This course will use both elite and popular Hindu religious texts in conjunction with contemporary sociological and anthropological accounts, scholarly analyses, visual art, and film to explore the diverse identities and roles of India's many goddesses, both ancient and modern. Special emphasis will also be given to the relationship between goddesses and women. Open to all classes. Dist: TMV; WCult: NW.
This course will focus on how concepts of woman and gender have shaped meanings of religious and national lives and communities for Jews and Muslims in a variety of regions of the world and historical periods. We will survey variations in gender with attention to historical and cultural specificities and examine both religious traditions in tandem. We will study a variety of sources to gain a sense of the many ways each religion expresses itself: anthropological, historical, theological, scholarly analyses, religious texts and commentaries, literary and political writings, and films. We will consider the different ways in which contemporary thinkers and activists ground themselves differently in this historical heritage to constitute contesting subject positions regarding gender and the politics of religious and national identity formation today. We will explore the ways in which Muslim and Jewish women seek to exercise different forms of agency both in opposition to socio-religious prescriptions as well as from within and in dynamic interaction with normative religious, cultural, and political boundaries which themselves are constantly in flux. This course does not presuppose any background in Judaism, Islam, or feminist theory. Dist: TMV; WCult: CI.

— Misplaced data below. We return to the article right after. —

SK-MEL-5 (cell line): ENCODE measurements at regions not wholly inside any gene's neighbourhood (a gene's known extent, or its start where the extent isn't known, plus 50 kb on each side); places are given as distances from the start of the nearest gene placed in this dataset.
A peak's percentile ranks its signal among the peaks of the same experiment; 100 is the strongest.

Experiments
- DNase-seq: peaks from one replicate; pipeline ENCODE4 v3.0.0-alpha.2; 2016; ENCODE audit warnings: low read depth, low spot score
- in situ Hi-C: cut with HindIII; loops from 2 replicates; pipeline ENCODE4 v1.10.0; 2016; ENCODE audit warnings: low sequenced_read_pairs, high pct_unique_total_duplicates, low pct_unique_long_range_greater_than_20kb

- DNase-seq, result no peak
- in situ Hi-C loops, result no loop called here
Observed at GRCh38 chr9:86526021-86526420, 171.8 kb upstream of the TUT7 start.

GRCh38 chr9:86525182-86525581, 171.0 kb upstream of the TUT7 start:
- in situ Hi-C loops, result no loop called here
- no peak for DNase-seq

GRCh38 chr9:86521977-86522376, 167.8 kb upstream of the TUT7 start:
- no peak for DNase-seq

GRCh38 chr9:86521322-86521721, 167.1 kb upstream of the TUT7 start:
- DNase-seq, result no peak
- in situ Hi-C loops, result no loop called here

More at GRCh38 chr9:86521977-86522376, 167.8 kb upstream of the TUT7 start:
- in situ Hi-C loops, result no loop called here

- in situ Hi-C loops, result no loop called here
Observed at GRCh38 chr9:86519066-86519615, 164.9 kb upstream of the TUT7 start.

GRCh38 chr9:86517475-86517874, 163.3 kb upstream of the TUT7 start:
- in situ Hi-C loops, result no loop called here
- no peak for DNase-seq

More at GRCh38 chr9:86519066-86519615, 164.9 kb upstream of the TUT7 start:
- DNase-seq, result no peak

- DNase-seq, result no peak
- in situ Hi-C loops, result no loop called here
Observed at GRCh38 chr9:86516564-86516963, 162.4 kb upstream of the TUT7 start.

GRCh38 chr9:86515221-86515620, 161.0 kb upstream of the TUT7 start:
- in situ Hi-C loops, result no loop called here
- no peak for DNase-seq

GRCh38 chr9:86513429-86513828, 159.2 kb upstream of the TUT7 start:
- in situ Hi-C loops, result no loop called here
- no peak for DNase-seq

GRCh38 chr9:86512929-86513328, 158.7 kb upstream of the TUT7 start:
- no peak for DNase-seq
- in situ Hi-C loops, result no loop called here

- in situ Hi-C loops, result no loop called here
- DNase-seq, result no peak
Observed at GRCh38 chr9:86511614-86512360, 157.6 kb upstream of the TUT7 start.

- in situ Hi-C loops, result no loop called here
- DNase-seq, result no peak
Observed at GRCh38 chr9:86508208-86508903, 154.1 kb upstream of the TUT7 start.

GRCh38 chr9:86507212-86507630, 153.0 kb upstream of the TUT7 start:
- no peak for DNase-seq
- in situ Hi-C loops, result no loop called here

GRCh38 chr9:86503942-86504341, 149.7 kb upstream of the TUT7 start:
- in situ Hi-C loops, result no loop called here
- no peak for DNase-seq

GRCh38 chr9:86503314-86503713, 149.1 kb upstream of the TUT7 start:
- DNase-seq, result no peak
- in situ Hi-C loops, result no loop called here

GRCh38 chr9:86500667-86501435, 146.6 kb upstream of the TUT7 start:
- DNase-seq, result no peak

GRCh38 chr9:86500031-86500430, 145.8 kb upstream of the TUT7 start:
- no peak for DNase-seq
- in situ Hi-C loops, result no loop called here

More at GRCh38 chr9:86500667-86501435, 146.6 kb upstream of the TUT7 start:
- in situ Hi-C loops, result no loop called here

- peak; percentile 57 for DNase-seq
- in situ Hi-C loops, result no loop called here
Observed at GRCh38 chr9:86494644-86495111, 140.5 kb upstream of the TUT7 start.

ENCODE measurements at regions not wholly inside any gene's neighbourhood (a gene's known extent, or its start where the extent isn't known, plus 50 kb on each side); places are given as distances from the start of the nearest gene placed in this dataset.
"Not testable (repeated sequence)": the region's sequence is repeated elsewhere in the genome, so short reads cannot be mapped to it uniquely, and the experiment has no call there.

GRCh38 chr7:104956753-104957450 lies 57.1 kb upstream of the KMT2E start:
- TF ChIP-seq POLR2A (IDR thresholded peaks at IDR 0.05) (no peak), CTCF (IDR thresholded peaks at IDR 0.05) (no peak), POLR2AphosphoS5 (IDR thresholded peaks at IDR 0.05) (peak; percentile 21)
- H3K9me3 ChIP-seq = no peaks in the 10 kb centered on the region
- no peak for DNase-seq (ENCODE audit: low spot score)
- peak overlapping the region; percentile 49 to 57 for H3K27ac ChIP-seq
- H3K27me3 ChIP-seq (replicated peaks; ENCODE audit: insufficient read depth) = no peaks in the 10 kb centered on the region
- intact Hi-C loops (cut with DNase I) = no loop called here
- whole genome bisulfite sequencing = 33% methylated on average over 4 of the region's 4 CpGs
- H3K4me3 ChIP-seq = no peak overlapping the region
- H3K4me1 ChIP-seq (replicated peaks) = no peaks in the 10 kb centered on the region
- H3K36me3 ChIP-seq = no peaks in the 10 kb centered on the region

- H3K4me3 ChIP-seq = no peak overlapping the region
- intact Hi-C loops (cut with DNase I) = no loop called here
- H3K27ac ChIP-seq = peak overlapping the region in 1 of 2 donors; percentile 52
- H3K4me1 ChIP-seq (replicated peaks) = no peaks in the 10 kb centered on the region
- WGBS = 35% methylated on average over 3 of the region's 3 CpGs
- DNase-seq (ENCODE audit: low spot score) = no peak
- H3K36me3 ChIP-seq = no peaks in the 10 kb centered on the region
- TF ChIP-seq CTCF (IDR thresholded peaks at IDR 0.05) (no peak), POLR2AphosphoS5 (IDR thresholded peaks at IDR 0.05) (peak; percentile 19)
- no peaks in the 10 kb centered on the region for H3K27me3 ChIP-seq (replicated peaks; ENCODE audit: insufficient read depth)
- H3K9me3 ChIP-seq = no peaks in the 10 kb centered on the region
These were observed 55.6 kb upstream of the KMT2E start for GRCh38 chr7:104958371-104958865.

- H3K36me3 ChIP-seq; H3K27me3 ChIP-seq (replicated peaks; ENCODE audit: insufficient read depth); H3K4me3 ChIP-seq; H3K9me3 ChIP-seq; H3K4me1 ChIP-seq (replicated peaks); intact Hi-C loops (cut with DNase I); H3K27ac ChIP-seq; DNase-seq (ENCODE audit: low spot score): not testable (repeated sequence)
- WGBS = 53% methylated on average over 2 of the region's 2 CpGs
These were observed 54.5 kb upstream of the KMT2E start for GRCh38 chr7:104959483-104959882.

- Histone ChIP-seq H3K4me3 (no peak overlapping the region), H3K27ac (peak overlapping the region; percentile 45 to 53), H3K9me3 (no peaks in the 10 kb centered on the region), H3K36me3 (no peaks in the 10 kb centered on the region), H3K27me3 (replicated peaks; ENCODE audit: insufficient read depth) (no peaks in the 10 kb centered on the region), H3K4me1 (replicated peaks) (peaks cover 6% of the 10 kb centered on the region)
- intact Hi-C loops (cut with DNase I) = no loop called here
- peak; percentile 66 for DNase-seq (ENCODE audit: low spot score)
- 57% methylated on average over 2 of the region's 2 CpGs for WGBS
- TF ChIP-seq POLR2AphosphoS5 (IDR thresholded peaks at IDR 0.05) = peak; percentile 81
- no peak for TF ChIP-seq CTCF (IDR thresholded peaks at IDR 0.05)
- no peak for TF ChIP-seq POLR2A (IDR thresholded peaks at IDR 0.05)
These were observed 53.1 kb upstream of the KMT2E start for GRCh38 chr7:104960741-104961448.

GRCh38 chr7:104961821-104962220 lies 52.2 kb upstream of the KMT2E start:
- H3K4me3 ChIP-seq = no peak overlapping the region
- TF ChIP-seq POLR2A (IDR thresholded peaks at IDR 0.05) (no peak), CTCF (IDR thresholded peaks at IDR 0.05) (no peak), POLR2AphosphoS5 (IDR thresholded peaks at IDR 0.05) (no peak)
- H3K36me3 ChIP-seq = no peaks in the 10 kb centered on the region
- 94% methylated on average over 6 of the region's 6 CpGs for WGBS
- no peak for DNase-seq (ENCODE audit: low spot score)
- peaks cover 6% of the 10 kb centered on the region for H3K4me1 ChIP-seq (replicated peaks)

Professors Heschel and Amirpur
This course focuses on the emerging counter-tradition, within American modernism and within the larger tradition of poetry in English, of American women poets in the twentieth century. Taking our cue from Adrienne Rich, who ambiguously titles one book of essays On Lies, Secrets and Silences (is she for or against?), we will follow debates about what makes it possible to break previous silences--and to what degree and in what ways it is useful or satisfying to do so. Topics within this discussion will include sexuality, race, illness, literary modes, female literary succession, and relations with the literary tradition. We will read in the work of eight or nine poets and recent critical and theoretical writings, with some attention in the first weeks to important female and male precursors. The syllabus will include such writers as Edna St.Vincent Millay, HD, Gertrude Stein, Elizabeth Bishop, Gwendolyn Brooks, Sylvia Plath, Anne Sexton, Audre Lorde, Adrienne Rich, Marilyn Hacker, Louise Gluck, Rita Dove. Dist: LIT; WCult: W.